ROGEP primarily seeks to promote a harmonized regional market that provides the incentive for the proliferation of stand-alone solar equipment (e.g. solar lanterns, solar home systems, solar water pumps, solar milling equipment, etc.) to homes, business, and communities without access to electrical grid infrastructure.  This implies that the strategic implementation of ROGEP is contingent on addressing market and operational level barriers that are impeding the scaling up of solar off-grid technology in the designated countries. ROGEP will create a mechanism to access debt financing through BOAD for private sector companies supplying off-grid solar technology solutions for household use and other productive end users and to electrify community/ public institutions such as schools, health centers, administrative buildings, public lighting etc.

In addition, ROGEP will support market intelligence studies to demonstrate the opportunities and challenges presented by the off-grid markets in the project countries. These studies will provide key stakeholders (i.e. solar companies, end users and commercial financial institutions) the motivation to make informed business decisions as well as critical data to help manufacturers, distributors, and retailers to make informed business decisions.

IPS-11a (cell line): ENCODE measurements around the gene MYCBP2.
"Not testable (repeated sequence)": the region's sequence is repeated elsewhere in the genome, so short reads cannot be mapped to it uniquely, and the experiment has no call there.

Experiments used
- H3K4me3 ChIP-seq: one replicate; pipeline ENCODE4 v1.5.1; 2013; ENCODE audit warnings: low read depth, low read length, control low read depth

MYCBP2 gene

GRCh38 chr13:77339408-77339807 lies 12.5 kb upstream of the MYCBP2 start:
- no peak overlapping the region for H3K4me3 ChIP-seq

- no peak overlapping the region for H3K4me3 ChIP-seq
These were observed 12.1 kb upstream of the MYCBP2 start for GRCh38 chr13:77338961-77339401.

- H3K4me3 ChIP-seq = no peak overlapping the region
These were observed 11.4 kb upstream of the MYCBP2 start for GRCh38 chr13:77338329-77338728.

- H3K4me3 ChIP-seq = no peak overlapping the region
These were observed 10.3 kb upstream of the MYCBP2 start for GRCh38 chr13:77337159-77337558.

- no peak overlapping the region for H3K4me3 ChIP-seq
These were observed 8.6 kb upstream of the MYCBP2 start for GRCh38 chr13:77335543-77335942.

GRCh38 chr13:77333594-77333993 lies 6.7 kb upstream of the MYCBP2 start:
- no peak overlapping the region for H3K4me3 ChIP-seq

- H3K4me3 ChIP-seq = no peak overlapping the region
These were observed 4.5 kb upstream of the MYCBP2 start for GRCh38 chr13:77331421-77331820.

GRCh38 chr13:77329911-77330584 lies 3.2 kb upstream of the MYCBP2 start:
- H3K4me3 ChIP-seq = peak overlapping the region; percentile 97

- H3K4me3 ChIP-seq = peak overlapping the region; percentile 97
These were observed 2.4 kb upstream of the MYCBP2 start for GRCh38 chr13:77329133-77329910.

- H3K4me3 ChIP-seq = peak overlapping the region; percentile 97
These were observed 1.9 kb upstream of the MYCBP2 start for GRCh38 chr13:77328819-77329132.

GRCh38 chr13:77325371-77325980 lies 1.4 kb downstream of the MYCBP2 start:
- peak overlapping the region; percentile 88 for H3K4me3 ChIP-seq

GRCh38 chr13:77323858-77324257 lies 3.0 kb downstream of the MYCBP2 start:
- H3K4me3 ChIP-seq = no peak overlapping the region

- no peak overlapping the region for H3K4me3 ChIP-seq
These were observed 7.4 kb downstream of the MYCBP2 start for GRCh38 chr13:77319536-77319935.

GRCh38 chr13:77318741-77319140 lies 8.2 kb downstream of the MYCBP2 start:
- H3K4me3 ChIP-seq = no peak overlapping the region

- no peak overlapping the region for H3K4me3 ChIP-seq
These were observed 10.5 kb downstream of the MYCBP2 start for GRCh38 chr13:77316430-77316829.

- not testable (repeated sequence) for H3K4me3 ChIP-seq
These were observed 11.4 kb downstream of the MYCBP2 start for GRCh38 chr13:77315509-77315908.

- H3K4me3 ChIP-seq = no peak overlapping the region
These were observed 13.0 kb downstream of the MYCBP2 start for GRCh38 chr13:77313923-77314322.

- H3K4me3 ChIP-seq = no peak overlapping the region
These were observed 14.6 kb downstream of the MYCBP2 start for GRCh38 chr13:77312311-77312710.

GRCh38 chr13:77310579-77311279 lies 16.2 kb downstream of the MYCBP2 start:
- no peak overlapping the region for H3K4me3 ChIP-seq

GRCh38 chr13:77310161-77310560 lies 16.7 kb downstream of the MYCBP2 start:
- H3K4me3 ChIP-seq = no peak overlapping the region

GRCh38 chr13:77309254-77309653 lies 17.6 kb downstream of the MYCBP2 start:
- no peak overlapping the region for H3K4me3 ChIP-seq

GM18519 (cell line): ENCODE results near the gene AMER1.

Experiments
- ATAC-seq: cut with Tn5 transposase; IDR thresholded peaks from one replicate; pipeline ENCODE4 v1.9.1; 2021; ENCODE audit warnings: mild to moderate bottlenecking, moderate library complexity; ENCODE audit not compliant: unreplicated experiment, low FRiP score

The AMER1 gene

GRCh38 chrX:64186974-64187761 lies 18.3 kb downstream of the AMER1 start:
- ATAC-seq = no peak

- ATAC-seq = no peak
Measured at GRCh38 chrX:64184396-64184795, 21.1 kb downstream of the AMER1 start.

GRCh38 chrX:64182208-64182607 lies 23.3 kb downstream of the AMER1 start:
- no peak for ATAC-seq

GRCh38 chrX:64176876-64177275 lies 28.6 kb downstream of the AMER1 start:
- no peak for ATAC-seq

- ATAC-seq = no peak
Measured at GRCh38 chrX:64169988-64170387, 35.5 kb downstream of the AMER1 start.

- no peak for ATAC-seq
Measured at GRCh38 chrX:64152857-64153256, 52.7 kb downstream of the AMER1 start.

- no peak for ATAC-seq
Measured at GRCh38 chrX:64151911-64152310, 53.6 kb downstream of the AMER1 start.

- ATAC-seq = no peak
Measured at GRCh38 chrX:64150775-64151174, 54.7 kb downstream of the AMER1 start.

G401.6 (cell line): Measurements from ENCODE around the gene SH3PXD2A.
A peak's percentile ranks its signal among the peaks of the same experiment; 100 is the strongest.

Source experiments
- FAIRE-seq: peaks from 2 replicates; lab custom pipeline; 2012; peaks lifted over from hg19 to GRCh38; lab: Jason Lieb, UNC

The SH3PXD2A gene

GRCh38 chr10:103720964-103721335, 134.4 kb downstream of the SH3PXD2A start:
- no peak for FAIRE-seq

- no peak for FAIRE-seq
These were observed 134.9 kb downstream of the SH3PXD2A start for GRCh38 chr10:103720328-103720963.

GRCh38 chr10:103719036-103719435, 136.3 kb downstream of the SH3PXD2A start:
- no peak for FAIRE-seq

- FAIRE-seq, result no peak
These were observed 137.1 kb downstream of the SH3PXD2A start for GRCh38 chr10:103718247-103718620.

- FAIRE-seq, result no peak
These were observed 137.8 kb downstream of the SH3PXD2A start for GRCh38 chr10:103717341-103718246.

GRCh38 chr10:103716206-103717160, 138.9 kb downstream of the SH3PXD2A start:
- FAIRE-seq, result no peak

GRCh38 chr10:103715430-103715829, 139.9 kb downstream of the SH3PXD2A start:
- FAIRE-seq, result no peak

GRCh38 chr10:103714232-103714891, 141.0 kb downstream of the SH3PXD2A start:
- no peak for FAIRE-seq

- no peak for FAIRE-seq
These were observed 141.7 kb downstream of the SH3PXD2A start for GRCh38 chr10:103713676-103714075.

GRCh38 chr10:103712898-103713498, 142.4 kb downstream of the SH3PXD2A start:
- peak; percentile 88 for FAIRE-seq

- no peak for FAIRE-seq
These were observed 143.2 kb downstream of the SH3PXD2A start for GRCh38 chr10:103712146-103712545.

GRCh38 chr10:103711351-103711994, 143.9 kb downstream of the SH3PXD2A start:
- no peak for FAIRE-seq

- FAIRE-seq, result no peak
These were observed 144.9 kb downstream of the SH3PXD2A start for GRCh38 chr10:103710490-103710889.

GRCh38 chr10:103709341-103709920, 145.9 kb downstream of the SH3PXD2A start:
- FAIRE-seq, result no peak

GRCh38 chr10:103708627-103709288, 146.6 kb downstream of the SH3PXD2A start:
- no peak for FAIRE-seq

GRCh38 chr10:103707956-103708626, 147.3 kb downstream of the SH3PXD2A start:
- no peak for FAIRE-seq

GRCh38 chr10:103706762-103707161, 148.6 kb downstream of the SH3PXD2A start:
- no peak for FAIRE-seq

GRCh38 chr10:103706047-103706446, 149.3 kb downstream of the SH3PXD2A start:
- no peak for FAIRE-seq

As part of the preparatory phase, specific policy and regulatory areas where participating countries have shown that they require capacity strengthening have been identified. These areas include national electricity/electrification policy, integrated national electrification plan, energy and electricity law and, frameworks for stand-alone systems.  Technical assistance will be tailored to the specific needs of the countries in these areas.

A Gender Strategy has also been developed to enable the project implementation unit mainstream gender into the different project activities. This will ensure that the project contributes to closing gender gaps, and provides opportunities for equal participation of women and men as beneficiaries of the project.  Stakeholder engagement, awareness raising and capacity building the vehicles for the implementation of the gender strategy. Key targeted stakeholders include private companies, regional development banks, commercial financial institutions, solar companies and end-users of solar equipment.

Besides these, the project implementation unit has taken into consideration potential social, environmental, and occupational safety risks associated with the implementation of the project. A strategy to manage such risks has been put in place and will be implemented to eliminate, offset, or reduce to acceptable levels any adverse effects of these risks.

Other key activities to be implemented include, Product Quality Assurance, and Consumer Awareness and Sensitization, and, Policy and Regulatory support.

The following are the components of the project (click on each subcompenent to download):

Component 1 - Developing a Regional Market

Subcomponent 1 A:  Enabling Environment

Subcomponent 1 B: Entrepreneurship Technical Support

Subcomponent 1 C: Entrepreneurship Financing Support

Subcomponent 1 D: Barrier Removal for Challenging Markets

Component 2 - Access to Finance for Stand-alone Solar System Businesses

Subcomponent 2 A:  Line of Credit to Stand-alone Solar Businesses

Subcomponent 2 B:  Contingent Grant Facility for CFIs